Whenever I write on stories like this, people ask me why I give it the time of day. I wrote about a neurologist who says that eating carbohydrates is the cause of most mental illness, because his book was number one on The New York Times bestseller list. As long as Jenny McCarthy has a popular talk show and a newspaper column that can get shared on Facebook seven thousand times like this column did, it’s worth taking seriously. Assume McCarthy isn’t purposefully deflecting to distract from the backpedaling; that she genuinely feels she can’t ask questions about vaccines. And other people feel that way, too. So some of them opt against vaccinating their kids. In that case being dismissive is a failure of health providers and medical journalists. Colasurdo’s prose in referring to “this tiny person you’ve brought into the world” is syrupy but gets to something real. The responsibility of parenthood can be overwhelming. It can stir suspicion and concern that supplant reason among reasonable people.

Exasperating as it can be for experts and journalists who hear about vaccine conspiracy theories and discredited research regularly, for years, concerns are still best addressed seriously. Dismissing concerned parents out of hand is dangerous to the culture on the whole. Go after the misinformation, not the misinformed. McCarthy is not an aberration, in that celebrities without medical expertise have and will continue to shape public health. Often for better, often not; either way it's powerful and the effects are pervasive.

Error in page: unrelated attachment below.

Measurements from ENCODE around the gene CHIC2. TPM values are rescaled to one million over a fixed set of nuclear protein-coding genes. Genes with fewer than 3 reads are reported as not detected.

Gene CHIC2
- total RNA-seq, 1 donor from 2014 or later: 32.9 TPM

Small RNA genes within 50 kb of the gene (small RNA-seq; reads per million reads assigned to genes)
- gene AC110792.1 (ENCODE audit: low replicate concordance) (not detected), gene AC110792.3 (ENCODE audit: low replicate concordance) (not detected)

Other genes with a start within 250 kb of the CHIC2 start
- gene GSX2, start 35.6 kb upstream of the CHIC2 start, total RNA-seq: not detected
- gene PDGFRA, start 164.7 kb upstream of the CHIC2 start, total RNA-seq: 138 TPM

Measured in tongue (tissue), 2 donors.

The polio ward at Haynes Memorial Hospital in Boston, 1955, during a polio epidemic. Critical patients are lined up close together in iron lung respirators so that a team of doctors and nurses can give fast emergency treatment as needed. (AP)